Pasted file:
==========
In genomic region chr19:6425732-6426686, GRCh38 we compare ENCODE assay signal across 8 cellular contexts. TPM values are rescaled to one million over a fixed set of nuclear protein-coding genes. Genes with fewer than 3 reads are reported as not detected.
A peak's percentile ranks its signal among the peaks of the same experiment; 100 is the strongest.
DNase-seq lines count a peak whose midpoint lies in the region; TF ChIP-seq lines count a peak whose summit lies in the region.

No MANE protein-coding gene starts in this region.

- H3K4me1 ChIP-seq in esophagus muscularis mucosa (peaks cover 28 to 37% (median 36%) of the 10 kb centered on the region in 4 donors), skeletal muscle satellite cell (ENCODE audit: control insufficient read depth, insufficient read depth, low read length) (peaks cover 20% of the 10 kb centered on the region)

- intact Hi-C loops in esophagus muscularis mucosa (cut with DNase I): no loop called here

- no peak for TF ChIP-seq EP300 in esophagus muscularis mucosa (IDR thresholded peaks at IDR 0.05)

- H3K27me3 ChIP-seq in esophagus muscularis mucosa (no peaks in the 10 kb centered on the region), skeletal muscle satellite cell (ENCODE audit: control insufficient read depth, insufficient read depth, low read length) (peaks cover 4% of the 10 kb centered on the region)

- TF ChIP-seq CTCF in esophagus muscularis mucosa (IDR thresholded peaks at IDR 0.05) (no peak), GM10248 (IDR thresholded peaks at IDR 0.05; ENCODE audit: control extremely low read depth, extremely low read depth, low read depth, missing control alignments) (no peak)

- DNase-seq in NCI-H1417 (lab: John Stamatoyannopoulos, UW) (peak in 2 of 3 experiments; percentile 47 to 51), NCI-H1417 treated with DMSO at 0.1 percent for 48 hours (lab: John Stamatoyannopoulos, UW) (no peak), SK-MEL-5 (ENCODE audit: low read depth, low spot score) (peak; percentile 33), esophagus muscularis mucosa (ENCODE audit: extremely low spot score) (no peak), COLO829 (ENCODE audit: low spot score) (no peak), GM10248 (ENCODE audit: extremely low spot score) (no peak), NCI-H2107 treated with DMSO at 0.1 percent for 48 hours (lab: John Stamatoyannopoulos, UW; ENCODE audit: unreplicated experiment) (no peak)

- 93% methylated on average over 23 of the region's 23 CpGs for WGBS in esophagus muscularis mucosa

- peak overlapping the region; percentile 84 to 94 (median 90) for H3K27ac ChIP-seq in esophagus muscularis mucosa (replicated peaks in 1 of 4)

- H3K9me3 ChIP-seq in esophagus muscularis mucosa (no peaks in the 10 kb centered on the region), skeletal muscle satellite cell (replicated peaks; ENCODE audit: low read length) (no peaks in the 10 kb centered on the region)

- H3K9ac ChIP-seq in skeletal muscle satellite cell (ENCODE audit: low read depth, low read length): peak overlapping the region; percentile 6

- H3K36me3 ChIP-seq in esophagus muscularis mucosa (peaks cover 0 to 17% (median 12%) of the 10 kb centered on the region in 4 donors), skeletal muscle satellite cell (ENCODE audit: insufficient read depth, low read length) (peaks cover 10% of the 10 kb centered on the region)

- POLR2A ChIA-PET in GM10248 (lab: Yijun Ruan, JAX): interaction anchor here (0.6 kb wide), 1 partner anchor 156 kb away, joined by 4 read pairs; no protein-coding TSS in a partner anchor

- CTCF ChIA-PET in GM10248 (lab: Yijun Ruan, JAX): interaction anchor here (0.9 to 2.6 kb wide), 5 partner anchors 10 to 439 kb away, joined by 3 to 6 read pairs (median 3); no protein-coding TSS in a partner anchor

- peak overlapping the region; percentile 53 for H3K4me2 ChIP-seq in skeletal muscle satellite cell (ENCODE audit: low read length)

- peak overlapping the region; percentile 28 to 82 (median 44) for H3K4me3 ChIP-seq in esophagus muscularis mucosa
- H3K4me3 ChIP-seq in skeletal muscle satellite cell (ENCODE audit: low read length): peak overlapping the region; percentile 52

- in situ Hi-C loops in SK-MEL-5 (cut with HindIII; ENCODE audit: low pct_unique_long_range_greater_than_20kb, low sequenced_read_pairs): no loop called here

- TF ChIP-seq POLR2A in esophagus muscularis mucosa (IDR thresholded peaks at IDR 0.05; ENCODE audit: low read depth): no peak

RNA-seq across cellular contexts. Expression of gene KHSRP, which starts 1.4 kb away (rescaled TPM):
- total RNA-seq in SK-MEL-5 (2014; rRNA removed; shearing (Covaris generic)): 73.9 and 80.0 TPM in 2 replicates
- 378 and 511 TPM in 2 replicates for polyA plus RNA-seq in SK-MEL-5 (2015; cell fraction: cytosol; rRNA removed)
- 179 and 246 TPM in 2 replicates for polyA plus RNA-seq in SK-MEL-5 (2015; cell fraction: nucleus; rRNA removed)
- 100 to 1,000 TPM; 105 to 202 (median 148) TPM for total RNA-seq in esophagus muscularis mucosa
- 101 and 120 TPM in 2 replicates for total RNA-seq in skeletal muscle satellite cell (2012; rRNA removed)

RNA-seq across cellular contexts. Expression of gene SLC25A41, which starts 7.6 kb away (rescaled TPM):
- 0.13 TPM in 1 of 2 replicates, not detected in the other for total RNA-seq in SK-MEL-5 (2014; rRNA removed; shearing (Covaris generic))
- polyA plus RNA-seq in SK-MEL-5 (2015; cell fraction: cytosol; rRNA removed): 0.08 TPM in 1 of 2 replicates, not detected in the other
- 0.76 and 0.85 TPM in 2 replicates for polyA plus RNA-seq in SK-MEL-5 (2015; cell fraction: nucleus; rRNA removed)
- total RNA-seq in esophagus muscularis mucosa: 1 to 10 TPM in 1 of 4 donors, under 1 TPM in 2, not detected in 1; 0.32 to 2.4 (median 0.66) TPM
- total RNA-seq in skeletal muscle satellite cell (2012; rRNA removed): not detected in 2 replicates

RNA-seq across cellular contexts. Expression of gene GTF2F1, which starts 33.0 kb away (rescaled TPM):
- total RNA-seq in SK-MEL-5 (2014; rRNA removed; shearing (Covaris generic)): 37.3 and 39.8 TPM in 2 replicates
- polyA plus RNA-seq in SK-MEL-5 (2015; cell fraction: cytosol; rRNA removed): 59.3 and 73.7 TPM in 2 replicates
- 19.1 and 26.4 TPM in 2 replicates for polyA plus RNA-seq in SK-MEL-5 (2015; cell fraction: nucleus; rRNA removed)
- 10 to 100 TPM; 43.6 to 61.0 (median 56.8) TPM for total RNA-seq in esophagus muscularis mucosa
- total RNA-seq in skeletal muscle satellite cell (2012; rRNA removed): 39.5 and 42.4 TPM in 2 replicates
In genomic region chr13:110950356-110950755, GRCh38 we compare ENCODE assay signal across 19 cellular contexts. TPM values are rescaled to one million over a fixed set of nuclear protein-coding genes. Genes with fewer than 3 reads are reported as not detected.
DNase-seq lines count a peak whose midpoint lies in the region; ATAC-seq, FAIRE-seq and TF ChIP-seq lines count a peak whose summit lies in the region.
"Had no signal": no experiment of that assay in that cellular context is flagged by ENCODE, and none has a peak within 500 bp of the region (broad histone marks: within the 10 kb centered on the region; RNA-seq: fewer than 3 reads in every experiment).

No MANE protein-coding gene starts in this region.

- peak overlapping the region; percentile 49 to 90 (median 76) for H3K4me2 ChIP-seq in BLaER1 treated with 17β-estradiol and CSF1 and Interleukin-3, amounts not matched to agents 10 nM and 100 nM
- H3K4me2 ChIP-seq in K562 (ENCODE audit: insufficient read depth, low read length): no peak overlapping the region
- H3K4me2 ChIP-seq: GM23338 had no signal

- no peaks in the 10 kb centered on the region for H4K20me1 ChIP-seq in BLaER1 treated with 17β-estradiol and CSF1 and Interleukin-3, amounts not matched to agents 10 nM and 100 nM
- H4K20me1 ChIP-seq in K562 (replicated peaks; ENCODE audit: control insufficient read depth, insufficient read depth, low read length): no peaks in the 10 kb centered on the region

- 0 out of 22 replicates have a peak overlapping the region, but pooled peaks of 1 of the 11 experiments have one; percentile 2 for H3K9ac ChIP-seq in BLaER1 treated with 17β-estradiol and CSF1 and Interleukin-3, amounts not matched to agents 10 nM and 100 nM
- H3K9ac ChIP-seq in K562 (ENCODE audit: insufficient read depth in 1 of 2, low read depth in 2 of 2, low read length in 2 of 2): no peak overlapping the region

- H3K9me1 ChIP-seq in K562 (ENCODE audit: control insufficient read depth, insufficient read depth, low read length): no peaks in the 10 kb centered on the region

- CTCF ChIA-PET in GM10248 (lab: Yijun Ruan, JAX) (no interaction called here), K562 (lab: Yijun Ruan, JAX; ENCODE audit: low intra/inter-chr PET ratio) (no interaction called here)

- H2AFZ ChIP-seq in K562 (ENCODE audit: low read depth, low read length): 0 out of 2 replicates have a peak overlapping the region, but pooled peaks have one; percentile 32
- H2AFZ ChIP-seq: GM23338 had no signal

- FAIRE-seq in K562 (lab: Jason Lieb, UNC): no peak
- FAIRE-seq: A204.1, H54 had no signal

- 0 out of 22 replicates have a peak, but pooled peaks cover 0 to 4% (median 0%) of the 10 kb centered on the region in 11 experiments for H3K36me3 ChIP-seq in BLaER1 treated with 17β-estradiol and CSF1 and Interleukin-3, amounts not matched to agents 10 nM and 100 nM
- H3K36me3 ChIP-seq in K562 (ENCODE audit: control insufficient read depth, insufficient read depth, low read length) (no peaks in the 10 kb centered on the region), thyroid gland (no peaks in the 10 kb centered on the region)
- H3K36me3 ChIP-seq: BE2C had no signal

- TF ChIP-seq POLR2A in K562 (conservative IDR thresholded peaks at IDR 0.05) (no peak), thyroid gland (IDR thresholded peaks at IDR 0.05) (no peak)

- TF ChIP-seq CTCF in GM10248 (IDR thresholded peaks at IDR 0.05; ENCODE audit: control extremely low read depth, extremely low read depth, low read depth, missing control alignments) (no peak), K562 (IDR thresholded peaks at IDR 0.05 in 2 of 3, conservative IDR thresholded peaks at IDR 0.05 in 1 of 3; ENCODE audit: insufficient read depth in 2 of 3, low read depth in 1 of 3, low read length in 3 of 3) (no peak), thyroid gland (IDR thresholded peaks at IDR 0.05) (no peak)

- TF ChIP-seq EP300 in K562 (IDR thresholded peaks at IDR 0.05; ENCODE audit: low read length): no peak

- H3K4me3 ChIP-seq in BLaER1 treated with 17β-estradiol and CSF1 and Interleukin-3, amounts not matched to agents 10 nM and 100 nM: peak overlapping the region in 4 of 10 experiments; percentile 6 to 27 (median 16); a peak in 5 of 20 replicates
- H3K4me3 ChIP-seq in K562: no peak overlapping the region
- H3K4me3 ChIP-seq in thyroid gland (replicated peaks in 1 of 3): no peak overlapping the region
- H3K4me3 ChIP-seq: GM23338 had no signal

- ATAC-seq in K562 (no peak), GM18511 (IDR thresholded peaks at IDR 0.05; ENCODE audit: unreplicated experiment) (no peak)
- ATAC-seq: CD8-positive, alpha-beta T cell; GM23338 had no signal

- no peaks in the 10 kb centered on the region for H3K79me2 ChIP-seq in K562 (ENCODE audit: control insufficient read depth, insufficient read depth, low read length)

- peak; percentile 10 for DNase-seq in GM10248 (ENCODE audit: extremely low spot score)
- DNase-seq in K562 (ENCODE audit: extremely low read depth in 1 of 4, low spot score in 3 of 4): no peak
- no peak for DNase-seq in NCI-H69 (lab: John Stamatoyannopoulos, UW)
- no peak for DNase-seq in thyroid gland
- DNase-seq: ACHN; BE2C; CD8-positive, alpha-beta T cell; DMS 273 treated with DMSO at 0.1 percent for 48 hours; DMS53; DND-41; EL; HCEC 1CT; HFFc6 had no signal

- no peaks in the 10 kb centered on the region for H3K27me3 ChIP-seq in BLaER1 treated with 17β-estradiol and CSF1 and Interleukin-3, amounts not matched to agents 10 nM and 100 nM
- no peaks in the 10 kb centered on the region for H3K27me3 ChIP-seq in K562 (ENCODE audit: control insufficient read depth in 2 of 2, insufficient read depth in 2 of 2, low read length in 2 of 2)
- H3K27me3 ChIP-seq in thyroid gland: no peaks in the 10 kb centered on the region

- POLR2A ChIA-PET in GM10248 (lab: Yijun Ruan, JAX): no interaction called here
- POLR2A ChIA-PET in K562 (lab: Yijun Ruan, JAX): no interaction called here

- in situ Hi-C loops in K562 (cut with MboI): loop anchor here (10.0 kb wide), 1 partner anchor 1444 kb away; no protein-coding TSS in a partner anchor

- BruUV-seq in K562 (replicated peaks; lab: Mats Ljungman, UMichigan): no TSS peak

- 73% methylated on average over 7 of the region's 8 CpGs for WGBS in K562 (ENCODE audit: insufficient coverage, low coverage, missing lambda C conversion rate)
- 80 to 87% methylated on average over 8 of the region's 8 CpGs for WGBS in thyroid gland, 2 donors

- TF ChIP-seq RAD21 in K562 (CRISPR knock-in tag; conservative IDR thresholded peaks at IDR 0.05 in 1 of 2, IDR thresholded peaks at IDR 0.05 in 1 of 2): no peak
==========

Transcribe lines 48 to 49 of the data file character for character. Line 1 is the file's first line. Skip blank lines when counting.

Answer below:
- no peaks in the 10 kb centered on the region for H4K20me1 ChIP-seq in BLaER1 treated with 17β-estradiol and CSF1 and Interleukin-3, amounts not matched to agents 10 nM and 100 nM
- H4K20me1 ChIP-seq in K562 (replicated peaks; ENCODE audit: control insufficient read depth, insufficient read depth, low read length): no peaks in the 10 kb centered on the region